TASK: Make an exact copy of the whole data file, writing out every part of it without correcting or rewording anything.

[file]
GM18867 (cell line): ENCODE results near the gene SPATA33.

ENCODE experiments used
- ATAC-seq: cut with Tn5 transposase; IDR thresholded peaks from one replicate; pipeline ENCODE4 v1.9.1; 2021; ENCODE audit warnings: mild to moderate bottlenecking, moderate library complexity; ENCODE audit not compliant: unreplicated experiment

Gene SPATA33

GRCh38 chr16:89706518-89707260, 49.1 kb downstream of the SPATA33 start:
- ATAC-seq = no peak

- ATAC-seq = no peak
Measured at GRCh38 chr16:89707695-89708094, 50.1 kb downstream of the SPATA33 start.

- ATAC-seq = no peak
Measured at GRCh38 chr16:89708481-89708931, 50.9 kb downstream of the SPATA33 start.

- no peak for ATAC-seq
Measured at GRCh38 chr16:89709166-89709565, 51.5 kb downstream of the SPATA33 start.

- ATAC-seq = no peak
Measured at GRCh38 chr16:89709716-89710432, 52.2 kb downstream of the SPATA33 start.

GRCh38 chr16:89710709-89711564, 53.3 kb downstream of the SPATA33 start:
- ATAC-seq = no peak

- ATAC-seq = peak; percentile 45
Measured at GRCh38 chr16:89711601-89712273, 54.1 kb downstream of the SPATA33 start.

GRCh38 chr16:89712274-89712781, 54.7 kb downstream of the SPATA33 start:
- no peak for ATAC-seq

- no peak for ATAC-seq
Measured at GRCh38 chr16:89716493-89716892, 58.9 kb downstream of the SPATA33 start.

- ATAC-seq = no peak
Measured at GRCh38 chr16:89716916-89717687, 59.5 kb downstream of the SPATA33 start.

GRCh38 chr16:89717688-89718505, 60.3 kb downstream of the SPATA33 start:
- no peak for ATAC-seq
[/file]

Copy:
GM18867 (cell line): ENCODE results near the gene SPATA33.

ENCODE experiments used
- ATAC-seq: cut with Tn5 transposase; IDR thresholded peaks from one replicate; pipeline ENCODE4 v1.9.1; 2021; ENCODE audit warnings: mild to moderate bottlenecking, moderate library complexity; ENCODE audit not compliant: unreplicated experiment

Gene SPATA33

GRCh38 chr16:89706518-89707260, 49.1 kb downstream of the SPATA33 start:
- ATAC-seq = no peak

- ATAC-seq = no peak
Measured at GRCh38 chr16:89707695-89708094, 50.1 kb downstream of the SPATA33 start.

- ATAC-seq = no peak
Measured at GRCh38 chr16:89708481-89708931, 50.9 kb downstream of the SPATA33 start.

- no peak for ATAC-seq
Measured at GRCh38 chr16:89709166-89709565, 51.5 kb downstream of the SPATA33 start.

- ATAC-seq = no peak
Measured at GRCh38 chr16:89709716-89710432, 52.2 kb downstream of the SPATA33 start.

GRCh38 chr16:89710709-89711564, 53.3 kb downstream of the SPATA33 start:
- ATAC-seq = no peak

- ATAC-seq = peak; percentile 45
Measured at GRCh38 chr16:89711601-89712273, 54.1 kb downstream of the SPATA33 start.

GRCh38 chr16:89712274-89712781, 54.7 kb downstream of the SPATA33 start:
- no peak for ATAC-seq

- no peak for ATAC-seq
Measured at GRCh38 chr16:89716493-89716892, 58.9 kb downstream of the SPATA33 start.

- ATAC-seq = no peak
Measured at GRCh38 chr16:89716916-89717687, 59.5 kb downstream of the SPATA33 start.

GRCh38 chr16:89717688-89718505, 60.3 kb downstream of the SPATA33 start:
- no peak for ATAC-seq